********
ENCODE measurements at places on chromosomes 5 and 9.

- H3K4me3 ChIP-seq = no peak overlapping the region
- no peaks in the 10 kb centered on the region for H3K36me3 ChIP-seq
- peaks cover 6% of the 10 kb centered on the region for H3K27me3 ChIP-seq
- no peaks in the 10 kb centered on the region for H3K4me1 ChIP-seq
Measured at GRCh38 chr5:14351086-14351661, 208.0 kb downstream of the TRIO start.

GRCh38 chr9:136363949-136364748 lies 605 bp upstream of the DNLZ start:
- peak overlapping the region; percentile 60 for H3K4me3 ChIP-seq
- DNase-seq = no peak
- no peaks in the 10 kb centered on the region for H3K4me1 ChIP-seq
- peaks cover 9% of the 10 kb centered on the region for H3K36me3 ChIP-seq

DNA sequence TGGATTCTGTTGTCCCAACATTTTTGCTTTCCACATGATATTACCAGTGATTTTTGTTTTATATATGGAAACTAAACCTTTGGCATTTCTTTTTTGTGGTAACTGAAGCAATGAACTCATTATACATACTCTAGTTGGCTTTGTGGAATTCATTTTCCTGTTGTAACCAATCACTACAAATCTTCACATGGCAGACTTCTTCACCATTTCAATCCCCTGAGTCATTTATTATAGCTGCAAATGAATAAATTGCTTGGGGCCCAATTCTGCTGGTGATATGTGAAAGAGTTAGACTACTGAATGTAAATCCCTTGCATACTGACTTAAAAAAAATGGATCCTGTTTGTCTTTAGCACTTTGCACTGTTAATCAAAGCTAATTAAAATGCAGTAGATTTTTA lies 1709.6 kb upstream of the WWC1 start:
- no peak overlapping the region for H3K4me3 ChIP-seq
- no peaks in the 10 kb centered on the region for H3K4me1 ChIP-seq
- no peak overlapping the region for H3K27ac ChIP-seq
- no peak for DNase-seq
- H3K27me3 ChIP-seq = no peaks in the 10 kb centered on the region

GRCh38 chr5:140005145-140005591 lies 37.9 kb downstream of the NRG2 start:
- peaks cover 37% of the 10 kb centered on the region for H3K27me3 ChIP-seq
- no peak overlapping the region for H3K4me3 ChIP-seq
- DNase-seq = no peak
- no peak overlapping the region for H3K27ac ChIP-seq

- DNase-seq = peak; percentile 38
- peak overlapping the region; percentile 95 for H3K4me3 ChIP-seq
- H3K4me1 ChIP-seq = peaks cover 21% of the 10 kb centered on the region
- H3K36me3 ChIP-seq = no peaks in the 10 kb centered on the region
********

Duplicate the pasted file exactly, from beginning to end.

ENCODE measurements at places on chromosomes 5 and 9.

- H3K4me3 ChIP-seq = no peak overlapping the region
- no peaks in the 10 kb centered on the region for H3K36me3 ChIP-seq
- peaks cover 6% of the 10 kb centered on the region for H3K27me3 ChIP-seq
- no peaks in the 10 kb centered on the region for H3K4me1 ChIP-seq
Measured at GRCh38 chr5:14351086-14351661, 208.0 kb downstream of the TRIO start.

GRCh38 chr9:136363949-136364748 lies 605 bp upstream of the DNLZ start:
- peak overlapping the region; percentile 60 for H3K4me3 ChIP-seq
- DNase-seq = no peak
- no peaks in the 10 kb centered on the region for H3K4me1 ChIP-seq
- peaks cover 9% of the 10 kb centered on the region for H3K36me3 ChIP-seq

DNA sequence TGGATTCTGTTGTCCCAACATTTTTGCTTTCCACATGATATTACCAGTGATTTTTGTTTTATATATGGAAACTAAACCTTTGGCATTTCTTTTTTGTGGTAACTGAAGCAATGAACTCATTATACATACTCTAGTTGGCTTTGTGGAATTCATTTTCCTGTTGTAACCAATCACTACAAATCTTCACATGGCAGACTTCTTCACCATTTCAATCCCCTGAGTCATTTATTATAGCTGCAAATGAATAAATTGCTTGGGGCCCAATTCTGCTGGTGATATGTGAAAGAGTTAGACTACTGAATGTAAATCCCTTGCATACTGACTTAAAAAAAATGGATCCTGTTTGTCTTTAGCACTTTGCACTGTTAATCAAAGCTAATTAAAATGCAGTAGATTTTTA lies 1709.6 kb upstream of the WWC1 start:
- no peak overlapping the region for H3K4me3 ChIP-seq
- no peaks in the 10 kb centered on the region for H3K4me1 ChIP-seq
- no peak overlapping the region for H3K27ac ChIP-seq
- no peak for DNase-seq
- H3K27me3 ChIP-seq = no peaks in the 10 kb centered on the region

GRCh38 chr5:140005145-140005591 lies 37.9 kb downstream of the NRG2 start:
- peaks cover 37% of the 10 kb centered on the region for H3K27me3 ChIP-seq
- no peak overlapping the region for H3K4me3 ChIP-seq
- DNase-seq = no peak
- no peak overlapping the region for H3K27ac ChIP-seq

- DNase-seq = peak; percentile 38
- peak overlapping the region; percentile 95 for H3K4me3 ChIP-seq
- H3K4me1 ChIP-seq = peaks cover 21% of the 10 kb centered on the region
- H3K36me3 ChIP-seq = no peaks in the 10 kb centered on the region